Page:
According to The New Oxford American Dictionary, “interesting” is an adjective that means something is “arousing curiosity or interest; holding or catching the attention.” However, the word can often mean the opposite. If you’re forced to have an opinion on something and have nothing nice to say, calling it interesting will do in a pinch. Urban Dictionary defines “interesting” as “Something which arouses no interest at all. Used to politely avoid admitting this, which indirectly expresses your indifference.”
Given the number of times pundits, reporters, and fellow politicians have called Senator Rand Paul interesting in the past five years — yes, this started way before Time magazine’s cover of “Interesting Man Rand Paul” last fall — without explaining why their curiosity was aroused, you have to wonder if Rand Paul has been called “the most interesting man in politics” so many times because no one has figured what else to say about the guy.
Not that Paul seems to mind. He released a video yesterday previewing his expected 2016 announcement on Tuesday that mentions he is interesting before noting anything else about his character or policy ideas.
We can only hope that after he is an official candidate, we will learn other things about Paul besides the fact that we should be excited to one day learn things about him.
Below, explore the findings of our second investigation into the words we unfailingly use to describe 2016 candidates, in an effort to retire the adjectives from our electoral word bank forever.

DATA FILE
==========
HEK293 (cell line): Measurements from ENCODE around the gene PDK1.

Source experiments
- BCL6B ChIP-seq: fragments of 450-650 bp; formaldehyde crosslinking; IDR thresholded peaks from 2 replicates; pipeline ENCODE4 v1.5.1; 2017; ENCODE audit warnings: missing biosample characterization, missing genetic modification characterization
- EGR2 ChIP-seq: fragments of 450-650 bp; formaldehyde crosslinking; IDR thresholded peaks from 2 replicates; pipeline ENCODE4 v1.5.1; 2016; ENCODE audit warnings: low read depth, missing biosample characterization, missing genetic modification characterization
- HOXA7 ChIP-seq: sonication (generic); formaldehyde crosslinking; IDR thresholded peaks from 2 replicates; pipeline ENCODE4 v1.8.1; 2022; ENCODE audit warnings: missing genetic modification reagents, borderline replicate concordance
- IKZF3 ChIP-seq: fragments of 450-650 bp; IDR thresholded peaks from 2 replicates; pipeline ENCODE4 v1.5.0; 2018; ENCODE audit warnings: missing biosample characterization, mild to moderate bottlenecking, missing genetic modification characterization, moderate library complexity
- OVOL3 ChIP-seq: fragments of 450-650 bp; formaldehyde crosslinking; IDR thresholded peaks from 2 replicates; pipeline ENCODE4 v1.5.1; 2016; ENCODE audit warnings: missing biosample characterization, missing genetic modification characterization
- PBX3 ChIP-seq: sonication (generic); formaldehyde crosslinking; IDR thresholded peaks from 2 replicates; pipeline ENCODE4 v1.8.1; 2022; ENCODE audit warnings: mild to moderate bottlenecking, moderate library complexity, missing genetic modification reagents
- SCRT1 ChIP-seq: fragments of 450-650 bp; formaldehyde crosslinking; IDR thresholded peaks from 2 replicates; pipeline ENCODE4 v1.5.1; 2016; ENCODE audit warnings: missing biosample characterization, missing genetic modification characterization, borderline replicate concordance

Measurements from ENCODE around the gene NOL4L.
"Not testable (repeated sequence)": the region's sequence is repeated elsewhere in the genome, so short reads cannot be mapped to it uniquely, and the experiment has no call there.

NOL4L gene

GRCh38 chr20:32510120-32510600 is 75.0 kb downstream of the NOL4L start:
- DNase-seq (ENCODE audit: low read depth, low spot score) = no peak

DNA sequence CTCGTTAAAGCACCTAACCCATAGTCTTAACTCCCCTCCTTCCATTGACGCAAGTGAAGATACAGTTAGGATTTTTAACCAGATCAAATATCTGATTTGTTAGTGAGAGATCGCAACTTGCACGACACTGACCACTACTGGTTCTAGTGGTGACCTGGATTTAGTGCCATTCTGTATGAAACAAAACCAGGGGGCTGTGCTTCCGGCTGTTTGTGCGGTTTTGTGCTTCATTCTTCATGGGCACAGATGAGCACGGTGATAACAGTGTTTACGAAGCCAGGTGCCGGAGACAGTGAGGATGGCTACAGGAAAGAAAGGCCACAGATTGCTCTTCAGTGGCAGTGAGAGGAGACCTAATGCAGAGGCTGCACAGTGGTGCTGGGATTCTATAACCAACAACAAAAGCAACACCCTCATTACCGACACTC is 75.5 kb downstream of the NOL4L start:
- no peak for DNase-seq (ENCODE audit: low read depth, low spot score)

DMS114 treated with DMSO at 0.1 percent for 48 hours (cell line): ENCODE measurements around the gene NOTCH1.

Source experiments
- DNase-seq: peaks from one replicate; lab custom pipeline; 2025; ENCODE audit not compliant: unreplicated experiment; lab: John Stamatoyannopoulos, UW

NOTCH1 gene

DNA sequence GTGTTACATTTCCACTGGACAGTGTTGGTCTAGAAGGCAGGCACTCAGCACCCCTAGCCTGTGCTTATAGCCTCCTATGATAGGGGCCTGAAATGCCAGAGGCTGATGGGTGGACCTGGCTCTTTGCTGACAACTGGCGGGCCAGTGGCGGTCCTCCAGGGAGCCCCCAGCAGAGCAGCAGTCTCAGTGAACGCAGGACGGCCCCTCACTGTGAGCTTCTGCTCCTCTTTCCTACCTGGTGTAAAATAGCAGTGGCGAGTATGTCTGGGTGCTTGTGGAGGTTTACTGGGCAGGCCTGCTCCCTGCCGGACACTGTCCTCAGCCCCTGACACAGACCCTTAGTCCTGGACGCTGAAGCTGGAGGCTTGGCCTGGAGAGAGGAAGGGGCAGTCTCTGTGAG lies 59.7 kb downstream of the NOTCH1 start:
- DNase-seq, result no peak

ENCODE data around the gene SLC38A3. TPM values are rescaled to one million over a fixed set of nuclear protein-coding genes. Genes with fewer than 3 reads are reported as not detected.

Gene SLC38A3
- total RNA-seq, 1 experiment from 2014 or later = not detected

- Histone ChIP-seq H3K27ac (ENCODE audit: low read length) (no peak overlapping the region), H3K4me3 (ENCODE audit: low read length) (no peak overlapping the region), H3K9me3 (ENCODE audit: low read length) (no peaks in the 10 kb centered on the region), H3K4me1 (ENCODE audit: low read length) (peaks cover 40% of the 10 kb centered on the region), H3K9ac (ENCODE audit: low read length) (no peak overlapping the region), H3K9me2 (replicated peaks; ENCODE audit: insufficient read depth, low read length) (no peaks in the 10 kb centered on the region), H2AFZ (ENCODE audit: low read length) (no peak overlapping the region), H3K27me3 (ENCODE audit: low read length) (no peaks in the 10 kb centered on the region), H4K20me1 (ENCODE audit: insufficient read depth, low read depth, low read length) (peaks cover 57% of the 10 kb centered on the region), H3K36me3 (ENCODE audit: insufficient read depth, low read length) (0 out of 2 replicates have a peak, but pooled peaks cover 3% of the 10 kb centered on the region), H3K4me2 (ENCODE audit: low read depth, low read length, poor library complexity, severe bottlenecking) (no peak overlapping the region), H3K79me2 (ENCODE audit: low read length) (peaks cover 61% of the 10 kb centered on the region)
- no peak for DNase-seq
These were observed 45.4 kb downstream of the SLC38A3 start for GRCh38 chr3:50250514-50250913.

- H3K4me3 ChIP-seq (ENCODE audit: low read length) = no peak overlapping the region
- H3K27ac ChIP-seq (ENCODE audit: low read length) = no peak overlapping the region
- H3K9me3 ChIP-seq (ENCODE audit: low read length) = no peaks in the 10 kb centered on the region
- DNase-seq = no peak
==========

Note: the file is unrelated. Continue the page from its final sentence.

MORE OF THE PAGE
“Rand Paul is the most interesting politician in the country at the moment.”
“It is fair to say, I think, that Rand Paul is one of the most interesting major contenders for the Republican nomination in 2016, and by extension for the presidency.”
“The Republican I find most interesting is Rand Paul.”
“Paul [is] a libertarian conservative often described as the most interesting figure in the Republican Party at the moment …”
“He’s a very interesting man.”
“Rand Paul is the most interesting contender for the Republican nomination. And when I say interesting, I mean that in the broadest sense.”
“The Most Interesting Man in the Senate.”
“Yes, Rand Paul is the most interesting politician I think in the Republican Party, and that’s including Ted Cruz, who`s pretty interesting in and of himself.”
“Rand Paul is an interesting candidate to me. Rand Paul could possibly get my vote.”
“But he is the most interesting candidate out there.”
“‘State of the Union’ political panelists Newt Gingrich, Neera Tanden, and Susan Page agree Paul is one of the most interesting among the potential 2016 presidential candidates.”
“The Most Interesting Conspiracy Theorist in Washington.”
“The Most Interesting Man in Politics.”
“THE MOST INTERESTING MAN IN POLITICS.”
“Rand Paul at least has a theory about how to fix the crust. He’s operating the most interesting test kitchen in town.”
“But the most interesting speaker all week may have been another 2016 prospect, Rand Paul.”
“But Rand Paul, John, is the most interesting candidate in this race, because he is the pristine example of what’s happening in America.”
“That kind of strategic tap dance is what could make him the most interesting Republican to watch.”
“And he is one of the most consistently interesting candidates in the field.”
Republican strategist John Feehery
“He reminds me of that man in the beer commercial — He is the most interesting man in politics.”
Rand Paul’s publisher
“Now considered a major presidential contender, he’s being called the most interesting Republican because he doesn’t strictly follow the establishment.”
David Adams, former Rand Paul campaign chair
“He’s still the same guy. It’s only how he’s viewed that has changed. He’s gone from somebody viewed as an oddity to somebody who’s interesting.”
“Rand’s an interesting guy.”